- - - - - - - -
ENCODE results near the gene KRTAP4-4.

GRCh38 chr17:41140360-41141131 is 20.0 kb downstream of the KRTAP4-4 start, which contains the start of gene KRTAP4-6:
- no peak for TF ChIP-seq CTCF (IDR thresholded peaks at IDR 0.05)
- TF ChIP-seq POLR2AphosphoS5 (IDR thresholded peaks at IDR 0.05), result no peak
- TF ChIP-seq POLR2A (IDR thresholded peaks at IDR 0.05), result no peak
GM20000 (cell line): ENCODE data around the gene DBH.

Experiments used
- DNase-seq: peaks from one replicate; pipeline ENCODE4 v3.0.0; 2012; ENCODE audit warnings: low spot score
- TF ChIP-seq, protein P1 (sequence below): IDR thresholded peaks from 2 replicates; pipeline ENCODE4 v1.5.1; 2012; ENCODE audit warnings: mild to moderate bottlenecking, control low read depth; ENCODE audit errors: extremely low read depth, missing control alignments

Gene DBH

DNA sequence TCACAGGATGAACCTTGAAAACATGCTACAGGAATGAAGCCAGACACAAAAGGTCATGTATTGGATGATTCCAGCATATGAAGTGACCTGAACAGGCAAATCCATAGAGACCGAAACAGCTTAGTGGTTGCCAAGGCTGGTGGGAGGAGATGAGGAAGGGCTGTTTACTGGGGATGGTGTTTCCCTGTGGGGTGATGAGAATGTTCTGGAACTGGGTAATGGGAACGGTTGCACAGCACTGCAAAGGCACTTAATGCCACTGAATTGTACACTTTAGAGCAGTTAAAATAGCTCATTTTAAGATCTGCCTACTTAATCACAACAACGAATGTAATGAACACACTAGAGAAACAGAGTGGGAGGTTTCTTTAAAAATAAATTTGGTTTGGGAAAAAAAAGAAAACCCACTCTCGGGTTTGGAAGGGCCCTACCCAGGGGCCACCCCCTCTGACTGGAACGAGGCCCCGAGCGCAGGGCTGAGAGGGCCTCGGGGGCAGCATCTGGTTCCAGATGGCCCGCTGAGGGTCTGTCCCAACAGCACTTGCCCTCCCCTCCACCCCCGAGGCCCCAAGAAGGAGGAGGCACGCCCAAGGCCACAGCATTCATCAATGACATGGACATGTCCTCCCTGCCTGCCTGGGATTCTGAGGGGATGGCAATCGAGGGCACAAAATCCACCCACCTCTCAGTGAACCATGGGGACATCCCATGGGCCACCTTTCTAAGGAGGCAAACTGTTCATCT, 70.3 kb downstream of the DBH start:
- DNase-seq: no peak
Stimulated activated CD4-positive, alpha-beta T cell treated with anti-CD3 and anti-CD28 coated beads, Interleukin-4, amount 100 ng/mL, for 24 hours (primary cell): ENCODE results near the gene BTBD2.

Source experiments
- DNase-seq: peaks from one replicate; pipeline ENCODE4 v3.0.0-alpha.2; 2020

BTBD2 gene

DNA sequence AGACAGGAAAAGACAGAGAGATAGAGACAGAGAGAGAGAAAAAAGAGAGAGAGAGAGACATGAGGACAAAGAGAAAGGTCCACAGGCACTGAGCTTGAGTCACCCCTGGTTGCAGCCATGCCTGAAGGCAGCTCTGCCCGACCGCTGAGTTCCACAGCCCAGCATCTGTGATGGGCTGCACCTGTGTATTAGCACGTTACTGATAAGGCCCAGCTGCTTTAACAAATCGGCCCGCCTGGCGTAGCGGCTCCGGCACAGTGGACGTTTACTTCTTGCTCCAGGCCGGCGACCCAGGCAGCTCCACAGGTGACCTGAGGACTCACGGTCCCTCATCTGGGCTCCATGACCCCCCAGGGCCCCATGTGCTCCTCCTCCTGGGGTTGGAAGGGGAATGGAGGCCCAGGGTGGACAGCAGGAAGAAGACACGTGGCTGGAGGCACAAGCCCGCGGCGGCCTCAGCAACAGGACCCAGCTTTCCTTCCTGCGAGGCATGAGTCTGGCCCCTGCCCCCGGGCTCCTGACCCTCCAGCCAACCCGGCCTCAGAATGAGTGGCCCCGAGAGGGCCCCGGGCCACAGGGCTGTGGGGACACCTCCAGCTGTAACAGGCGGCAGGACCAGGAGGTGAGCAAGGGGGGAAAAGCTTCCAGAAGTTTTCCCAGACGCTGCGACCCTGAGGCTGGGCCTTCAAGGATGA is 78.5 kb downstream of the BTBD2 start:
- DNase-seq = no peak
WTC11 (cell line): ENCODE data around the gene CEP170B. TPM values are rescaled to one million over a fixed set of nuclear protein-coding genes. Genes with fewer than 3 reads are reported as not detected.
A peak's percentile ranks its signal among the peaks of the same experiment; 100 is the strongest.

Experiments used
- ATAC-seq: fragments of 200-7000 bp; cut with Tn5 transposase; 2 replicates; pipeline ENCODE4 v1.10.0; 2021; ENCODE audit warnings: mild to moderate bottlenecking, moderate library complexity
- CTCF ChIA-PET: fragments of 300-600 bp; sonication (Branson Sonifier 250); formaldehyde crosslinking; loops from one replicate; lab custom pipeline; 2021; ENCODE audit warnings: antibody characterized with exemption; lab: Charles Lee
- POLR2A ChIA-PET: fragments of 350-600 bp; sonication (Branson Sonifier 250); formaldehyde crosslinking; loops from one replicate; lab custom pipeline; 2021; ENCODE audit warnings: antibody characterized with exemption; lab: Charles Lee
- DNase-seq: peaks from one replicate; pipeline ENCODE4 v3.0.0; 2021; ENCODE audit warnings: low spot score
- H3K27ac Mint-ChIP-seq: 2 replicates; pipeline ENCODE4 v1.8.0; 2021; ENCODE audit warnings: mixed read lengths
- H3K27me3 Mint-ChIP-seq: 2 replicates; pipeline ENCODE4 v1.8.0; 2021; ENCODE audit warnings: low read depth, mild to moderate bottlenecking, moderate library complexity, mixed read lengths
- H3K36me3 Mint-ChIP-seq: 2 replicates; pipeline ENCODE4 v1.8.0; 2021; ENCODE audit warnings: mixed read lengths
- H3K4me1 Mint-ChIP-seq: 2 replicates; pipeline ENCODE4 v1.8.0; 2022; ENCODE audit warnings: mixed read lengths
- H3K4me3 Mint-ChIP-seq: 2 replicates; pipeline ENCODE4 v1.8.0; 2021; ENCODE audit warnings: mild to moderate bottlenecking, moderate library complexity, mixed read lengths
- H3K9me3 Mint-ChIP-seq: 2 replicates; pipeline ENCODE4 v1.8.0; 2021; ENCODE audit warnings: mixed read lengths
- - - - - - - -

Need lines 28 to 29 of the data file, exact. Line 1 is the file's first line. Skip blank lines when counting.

- H3K36me3 Mint-ChIP-seq: 2 replicates; pipeline ENCODE4 v1.8.0; 2021; ENCODE audit warnings: mixed read lengths
- H3K4me1 Mint-ChIP-seq: 2 replicates; pipeline ENCODE4 v1.8.0; 2022; ENCODE audit warnings: mixed read lengths